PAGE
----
Slow Web

While combing through my WordPress dashboard this morning I was pointed by Matt in the direction of Jack Cheng’s article on The Slow Web.

The concept really captured my imagination; struggling in the present day and age to keep up with the ever increasing demand both to consume and generate online content I regularly find myself simply desiring escape rather than engagement as the agony of deciding often seems worse then the effort of doing.

By adopting a “batch, refine and consume at leisure” approach it genuinely seems that not only will the pressure to keep up dwindle but that quality and enjoyment will rise at the same time.

Take blogging. I’ve posted in the past about getting my blogging back on track but evidently this hasn’t happened. It’s not for lack of material, or indeed motivation, but the simply overwhelming number of possibilities and equivalent perceived value attached to each prevent suitable desire being channelled into the generation of even one finished item.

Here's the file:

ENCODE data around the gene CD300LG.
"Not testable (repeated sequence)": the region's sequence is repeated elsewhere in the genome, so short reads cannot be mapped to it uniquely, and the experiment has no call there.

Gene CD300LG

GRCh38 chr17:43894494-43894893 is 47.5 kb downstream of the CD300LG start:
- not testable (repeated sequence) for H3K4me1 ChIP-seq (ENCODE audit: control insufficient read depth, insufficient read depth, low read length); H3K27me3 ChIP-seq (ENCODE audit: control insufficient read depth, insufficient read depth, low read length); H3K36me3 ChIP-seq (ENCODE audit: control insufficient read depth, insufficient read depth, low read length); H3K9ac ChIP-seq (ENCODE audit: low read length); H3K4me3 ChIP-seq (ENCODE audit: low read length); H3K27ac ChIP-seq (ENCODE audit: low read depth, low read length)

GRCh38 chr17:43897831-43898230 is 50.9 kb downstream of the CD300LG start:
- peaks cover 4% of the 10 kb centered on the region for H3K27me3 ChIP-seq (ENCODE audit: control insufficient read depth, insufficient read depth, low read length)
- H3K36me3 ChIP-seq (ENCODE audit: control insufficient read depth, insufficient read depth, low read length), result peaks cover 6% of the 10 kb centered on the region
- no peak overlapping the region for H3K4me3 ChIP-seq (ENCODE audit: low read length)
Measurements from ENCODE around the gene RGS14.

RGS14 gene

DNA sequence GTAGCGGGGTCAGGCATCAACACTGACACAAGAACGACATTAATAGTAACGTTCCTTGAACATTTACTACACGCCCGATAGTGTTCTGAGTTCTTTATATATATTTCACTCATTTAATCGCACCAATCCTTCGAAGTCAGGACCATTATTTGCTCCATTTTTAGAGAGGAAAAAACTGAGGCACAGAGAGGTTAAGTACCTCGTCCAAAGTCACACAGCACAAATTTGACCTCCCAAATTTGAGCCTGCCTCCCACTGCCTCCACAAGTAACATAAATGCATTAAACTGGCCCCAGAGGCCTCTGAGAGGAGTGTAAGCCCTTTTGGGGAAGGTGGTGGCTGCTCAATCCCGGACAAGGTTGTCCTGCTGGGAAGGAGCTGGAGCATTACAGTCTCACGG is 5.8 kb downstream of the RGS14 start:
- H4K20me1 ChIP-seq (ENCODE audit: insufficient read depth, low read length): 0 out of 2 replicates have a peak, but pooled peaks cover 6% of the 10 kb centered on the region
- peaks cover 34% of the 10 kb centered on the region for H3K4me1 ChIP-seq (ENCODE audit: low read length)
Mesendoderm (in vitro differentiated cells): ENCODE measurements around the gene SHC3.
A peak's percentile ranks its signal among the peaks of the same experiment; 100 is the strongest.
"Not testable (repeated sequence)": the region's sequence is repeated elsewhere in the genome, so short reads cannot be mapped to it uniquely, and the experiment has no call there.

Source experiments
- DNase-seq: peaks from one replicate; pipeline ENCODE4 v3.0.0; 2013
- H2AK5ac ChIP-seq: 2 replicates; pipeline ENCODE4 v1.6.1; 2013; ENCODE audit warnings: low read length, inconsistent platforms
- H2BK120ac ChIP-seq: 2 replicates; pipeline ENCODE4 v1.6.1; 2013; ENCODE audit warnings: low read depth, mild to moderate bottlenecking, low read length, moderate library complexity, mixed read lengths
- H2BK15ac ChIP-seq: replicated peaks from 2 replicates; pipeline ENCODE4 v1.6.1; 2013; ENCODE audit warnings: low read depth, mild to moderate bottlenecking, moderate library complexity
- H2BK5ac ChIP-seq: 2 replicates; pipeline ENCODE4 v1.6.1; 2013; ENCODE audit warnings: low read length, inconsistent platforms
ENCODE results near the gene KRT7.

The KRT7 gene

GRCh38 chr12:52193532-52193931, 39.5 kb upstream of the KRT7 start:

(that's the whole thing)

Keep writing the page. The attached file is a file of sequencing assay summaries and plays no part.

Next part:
Speaking at WordCamp in Manchester three years ago I proposed a solution to this which, in retrospect, I believe was wrong. I stated that as the web sped up, our time available to each task was smaller and thus we should leverage the fast tools available to us (phones, cameras, GPS tracking) and push or pull all of this content automatically into a location (such as a blog) that used to require time, labour and love to maintain, thereby bolstering our web presence and preventing personal burn out.

The sad thing is, this approach is a fraud, a cheap imitation. After all, the nature lover desires not to merely see the sunset and the fact I was there but to catch a glimpse of the poetic thoughts that may have passed through my mind as I gazed upon the vista and compare them to his or her own.

I’m not sure these thoughts and ideas translate easily into a course of action but perhaps that’s the point; given the time and space to merely think, positive and decisive action will surely follow.


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